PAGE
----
Patients with psoriasis effectively switch from Remicade to infliximab biosimilar
Patients with psoriasis being treated with Remicade had no significant change in clinical response and experienced minor adverse events when switching to an infliximab biosimilar, according to recently published study results.
Researchers studied two cohorts of patients with moderate-to-severe psoriasis who were treated between July 1, 2015, and Jan. 20, 2016 at the University of Turin in Italy. There were 30 patients with psoriasis having ongoing treatment with Remicade (infliximab originator, Janssen Biotech), including 10 patients who also had a diagnosis of psoriatic arthritis. The second cohort consisted of five patients for whom at least one systemic treatment failed and who had not received infliximab prior to the study.
Psoriasis Area and Severity Index (PASI) and visual analog pain scale were used as objective and subjective measurements, respectively, of disease activity.
The patients who switched from the infliximab originator to infliximab biosimilar Remsia (CT-P13, Celltrion) had a mean PASI score of 29.2 before treatment, with a median time on the infliximab originator of 237 weeks. The patients had a median follow-up on the biosimilar of 23 weeks. There was no significance difference in PASI or visual analog scale scores before the switch to biosimilar and the end of the study period (P > .05).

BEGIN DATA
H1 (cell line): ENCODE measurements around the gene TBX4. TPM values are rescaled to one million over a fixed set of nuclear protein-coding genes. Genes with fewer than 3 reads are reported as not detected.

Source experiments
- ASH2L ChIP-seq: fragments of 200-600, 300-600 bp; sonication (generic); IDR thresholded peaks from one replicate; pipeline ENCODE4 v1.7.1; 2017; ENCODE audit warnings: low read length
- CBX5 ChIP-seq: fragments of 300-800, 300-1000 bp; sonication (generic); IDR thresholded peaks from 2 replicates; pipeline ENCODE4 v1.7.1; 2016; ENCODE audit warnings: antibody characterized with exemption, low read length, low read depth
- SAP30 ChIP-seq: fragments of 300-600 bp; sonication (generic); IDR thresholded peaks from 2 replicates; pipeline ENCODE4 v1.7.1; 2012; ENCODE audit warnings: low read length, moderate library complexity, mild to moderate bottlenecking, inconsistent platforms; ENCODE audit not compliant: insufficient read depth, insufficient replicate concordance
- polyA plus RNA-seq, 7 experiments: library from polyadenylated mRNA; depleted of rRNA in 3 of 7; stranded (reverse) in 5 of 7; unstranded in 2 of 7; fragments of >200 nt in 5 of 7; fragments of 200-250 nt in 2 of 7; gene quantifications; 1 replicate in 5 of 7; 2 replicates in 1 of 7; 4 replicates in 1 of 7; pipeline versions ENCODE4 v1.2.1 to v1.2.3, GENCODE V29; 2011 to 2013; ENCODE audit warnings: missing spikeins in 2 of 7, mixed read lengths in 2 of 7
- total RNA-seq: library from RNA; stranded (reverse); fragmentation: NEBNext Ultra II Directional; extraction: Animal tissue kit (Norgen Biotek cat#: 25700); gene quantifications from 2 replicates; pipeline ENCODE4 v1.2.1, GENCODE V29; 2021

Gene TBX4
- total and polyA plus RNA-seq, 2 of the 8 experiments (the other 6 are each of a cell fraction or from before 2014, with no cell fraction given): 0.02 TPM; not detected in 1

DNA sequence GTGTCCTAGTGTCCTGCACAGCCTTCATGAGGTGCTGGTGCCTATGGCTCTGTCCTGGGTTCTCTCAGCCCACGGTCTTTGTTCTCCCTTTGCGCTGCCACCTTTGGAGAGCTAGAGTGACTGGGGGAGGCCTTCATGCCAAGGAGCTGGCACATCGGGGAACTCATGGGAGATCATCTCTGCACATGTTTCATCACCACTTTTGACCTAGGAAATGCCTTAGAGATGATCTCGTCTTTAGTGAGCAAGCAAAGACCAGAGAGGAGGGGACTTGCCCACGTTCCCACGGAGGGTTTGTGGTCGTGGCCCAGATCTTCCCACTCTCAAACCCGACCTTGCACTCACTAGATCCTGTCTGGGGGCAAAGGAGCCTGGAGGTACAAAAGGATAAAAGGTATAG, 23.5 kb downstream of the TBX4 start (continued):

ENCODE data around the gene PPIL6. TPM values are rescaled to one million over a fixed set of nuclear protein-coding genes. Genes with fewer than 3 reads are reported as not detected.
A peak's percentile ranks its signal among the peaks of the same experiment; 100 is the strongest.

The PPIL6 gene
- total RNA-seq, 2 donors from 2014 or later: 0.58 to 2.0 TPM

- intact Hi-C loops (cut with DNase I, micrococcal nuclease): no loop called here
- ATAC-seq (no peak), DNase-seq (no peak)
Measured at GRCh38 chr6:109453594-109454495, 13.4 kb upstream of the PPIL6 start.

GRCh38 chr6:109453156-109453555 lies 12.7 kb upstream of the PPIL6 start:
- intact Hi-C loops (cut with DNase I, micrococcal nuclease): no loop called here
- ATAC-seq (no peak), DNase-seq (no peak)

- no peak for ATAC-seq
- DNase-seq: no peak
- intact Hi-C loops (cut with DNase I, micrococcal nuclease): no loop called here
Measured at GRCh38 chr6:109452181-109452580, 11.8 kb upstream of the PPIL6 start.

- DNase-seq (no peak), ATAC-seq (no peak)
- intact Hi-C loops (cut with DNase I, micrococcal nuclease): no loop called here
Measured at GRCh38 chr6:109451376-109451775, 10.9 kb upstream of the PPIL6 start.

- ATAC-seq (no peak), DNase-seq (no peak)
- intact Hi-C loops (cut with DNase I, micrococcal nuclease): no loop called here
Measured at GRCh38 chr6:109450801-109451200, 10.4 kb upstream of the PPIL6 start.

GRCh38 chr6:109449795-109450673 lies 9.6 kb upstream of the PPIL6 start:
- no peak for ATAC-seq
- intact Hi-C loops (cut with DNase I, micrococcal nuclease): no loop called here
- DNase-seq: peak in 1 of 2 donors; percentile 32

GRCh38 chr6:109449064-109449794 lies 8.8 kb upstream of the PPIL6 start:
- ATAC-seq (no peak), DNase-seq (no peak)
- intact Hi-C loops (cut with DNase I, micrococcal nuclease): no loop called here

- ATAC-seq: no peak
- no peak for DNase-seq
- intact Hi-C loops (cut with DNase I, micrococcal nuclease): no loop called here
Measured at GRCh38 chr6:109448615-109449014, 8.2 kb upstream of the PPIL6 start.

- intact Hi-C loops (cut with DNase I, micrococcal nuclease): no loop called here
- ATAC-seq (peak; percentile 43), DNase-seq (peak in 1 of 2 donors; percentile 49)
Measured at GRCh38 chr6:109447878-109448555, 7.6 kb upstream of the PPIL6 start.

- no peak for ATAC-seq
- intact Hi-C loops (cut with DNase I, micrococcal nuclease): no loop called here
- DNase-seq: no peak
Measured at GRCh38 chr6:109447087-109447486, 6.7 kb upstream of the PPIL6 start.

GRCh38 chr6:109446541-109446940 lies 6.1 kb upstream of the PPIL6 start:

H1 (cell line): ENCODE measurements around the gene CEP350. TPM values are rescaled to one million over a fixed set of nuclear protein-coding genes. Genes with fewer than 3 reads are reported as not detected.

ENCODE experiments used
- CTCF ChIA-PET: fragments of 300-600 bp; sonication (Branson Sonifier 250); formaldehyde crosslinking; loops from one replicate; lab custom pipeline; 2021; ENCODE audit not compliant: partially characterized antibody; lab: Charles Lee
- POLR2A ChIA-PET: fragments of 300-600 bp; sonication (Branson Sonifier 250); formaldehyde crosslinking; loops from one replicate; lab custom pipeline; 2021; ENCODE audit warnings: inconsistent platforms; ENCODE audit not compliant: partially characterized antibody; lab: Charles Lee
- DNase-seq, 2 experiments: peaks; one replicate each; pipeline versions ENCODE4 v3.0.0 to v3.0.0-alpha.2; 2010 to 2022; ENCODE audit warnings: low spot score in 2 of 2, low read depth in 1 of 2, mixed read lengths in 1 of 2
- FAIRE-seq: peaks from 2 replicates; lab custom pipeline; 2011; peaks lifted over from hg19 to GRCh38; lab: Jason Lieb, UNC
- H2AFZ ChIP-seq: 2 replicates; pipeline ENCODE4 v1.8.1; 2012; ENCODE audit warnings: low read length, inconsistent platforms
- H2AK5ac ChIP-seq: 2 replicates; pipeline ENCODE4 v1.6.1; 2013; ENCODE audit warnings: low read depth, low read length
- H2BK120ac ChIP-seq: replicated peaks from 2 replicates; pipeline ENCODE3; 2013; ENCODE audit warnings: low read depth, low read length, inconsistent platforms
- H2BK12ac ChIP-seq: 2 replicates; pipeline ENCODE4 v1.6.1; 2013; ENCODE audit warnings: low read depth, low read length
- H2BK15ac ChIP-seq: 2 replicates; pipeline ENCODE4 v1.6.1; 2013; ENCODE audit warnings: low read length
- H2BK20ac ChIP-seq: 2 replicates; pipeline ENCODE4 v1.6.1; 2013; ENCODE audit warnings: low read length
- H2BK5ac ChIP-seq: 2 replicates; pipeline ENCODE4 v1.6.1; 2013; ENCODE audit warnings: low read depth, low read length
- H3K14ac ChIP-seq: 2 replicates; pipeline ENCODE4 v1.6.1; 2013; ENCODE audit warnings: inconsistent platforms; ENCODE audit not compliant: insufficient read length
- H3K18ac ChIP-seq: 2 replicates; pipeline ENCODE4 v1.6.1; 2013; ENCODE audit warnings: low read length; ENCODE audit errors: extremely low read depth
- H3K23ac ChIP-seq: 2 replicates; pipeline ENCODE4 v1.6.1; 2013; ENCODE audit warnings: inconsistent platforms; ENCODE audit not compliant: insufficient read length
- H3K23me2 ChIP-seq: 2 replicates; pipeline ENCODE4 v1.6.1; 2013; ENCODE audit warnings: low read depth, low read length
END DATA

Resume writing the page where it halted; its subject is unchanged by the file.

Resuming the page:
One patient developed herpes zoster during follow-up, with symptoms resolving after treatment. No other adverse events were reported.
Patients in the infliximab-naïve cohort had a mean PASI score of 27.3 at beginning of treatment, with four of five patients reaching 75% improvement in PASI score at week 10, the end of the induction stage.
“Despite the limitations of our study (low sample size, limited follow-up time), we conclude that the infliximab biosimilar is an appealing treatment choice for patients affected by plaque psoriasis,” the researchers wrote. “Considering possible price differences between the originator and biosimilar, its use might help lower health care spending.” – by Bruce Thiel
Disclosure: The researchers report no relevant financial disclosures.